Harvard ending social media misinformation project next year

Social media
Greg Nash
Social media apps are arranged for a photograph on Friday, Aug. 19, 2022.

Harvard University is shutting down a project that has tracked misinformation on social media for the past few years. 

Nancy Gibbs, the director of Harvard Kennedy School of Government’s Shorenstein Center on Media, Politics and Public Safety, said in an email to members of the center’s advisory board on Friday that the school has been winding down the center’s Technology and Social Change Project until it ends next year. 

She said Kennedy School Dean Douglas Elmendorf informed the project’s leader, Joan Donovan, last summer that the project will need to conclude by June 2024 because research needs to be led by a faculty member. Donovan is considered a research director on the staff, but has not joined the faculty.

The project has notably covered misinformation pertaining to a range of major topics online, including the COVID-19 pandemic and the Jan. 6, 2021, insurrection. 

The Harvard Crimson, Harvard’s student newspaper, first reported on Thursday that the project will end. 

Gibbs said the project will be fully funded until it ends, and its research will continue under the current leaders. She said Elmendorf told Donovan that the project cannot expand with new funding or staff members or major initiatives during the transition because of school policy. 

She noted in an email on Thursday to community members of the Shorenstein Center that while “limited” exceptions exist to the rule of a faculty member leading research, the project cannot continue indefinitely without one.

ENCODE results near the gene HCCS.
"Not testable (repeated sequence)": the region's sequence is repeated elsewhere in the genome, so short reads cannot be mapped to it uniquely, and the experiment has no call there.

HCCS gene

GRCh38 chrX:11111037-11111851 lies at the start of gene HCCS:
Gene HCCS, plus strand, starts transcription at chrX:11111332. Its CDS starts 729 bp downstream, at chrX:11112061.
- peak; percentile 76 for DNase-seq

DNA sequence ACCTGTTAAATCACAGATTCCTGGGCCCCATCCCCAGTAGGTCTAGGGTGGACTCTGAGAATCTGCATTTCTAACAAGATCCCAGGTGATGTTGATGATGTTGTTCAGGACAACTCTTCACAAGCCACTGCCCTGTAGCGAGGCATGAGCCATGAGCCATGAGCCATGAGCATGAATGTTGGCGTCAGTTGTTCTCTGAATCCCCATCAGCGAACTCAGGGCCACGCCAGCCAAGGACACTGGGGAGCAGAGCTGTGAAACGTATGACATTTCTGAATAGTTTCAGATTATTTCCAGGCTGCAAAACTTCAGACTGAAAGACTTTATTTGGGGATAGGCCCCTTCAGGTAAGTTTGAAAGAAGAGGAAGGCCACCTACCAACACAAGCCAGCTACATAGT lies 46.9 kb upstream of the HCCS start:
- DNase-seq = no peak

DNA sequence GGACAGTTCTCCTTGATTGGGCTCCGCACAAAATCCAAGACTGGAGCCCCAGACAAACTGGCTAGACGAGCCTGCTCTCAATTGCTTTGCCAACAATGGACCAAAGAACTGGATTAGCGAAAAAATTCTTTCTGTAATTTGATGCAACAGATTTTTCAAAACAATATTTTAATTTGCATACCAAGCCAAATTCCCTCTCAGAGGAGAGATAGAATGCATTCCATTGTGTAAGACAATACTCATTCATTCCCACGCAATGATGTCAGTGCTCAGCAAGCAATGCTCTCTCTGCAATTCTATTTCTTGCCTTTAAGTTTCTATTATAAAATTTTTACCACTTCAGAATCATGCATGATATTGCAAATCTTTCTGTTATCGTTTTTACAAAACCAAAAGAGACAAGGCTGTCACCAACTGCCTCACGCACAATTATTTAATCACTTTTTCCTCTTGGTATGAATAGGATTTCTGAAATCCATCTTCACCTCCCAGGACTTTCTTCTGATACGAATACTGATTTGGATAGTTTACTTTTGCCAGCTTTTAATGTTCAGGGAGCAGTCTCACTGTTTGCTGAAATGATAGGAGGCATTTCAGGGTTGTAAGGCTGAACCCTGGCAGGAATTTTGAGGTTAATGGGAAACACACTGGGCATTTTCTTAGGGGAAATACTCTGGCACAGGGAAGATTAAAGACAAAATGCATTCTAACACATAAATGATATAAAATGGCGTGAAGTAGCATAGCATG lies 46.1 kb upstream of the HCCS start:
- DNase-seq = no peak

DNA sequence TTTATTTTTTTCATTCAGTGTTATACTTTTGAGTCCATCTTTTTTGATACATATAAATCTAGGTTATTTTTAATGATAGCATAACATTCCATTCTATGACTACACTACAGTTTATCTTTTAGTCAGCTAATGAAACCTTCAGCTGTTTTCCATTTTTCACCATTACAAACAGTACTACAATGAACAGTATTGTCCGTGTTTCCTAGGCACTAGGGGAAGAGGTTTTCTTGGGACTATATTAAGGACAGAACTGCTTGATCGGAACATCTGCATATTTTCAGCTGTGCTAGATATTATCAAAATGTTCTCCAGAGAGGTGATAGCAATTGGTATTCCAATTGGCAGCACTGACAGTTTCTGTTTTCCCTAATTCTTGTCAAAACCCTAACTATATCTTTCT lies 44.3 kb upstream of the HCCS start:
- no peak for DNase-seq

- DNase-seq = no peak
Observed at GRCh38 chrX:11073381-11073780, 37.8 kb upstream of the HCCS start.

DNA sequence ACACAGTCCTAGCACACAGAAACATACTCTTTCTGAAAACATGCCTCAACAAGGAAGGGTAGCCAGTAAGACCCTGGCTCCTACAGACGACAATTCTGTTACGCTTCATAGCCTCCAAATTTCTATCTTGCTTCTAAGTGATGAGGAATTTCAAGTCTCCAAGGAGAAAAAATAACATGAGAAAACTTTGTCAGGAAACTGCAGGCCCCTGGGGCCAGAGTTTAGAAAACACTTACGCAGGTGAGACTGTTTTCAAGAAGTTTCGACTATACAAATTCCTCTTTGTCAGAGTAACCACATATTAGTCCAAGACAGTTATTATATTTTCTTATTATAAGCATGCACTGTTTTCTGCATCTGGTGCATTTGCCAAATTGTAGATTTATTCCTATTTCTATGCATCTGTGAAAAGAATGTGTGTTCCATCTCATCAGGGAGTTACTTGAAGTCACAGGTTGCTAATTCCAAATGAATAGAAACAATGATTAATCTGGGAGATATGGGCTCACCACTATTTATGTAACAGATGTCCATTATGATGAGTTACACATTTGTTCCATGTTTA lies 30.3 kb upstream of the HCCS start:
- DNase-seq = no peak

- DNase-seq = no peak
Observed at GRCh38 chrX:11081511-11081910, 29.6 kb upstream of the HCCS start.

The policy has been followed at the school for many years, Gibbs said. She added that the school will continue other work on misinformation with its other projects, including the Misinformation Review and the Public Interest Tech Lab’s Facebook archive project. 

“We are supportive of the entire [Technology and Social Change Project] team during this period and are making every effort to ensure they make a successful transition that allows them and their work to flourish in the future,” she said. 

Donovan has been cited in many cases as an expert on misinformation. 

A spokesperson for Harvard Kennedy School forwarded Gibbs’ messages to the center’s community and advisory board when asked for comment. The spokesperson emphasized that the change is about the policy requiring a faculty leader for research instead of any individual.

Tags Harvard University misinformation Nancy Gibbs Social media

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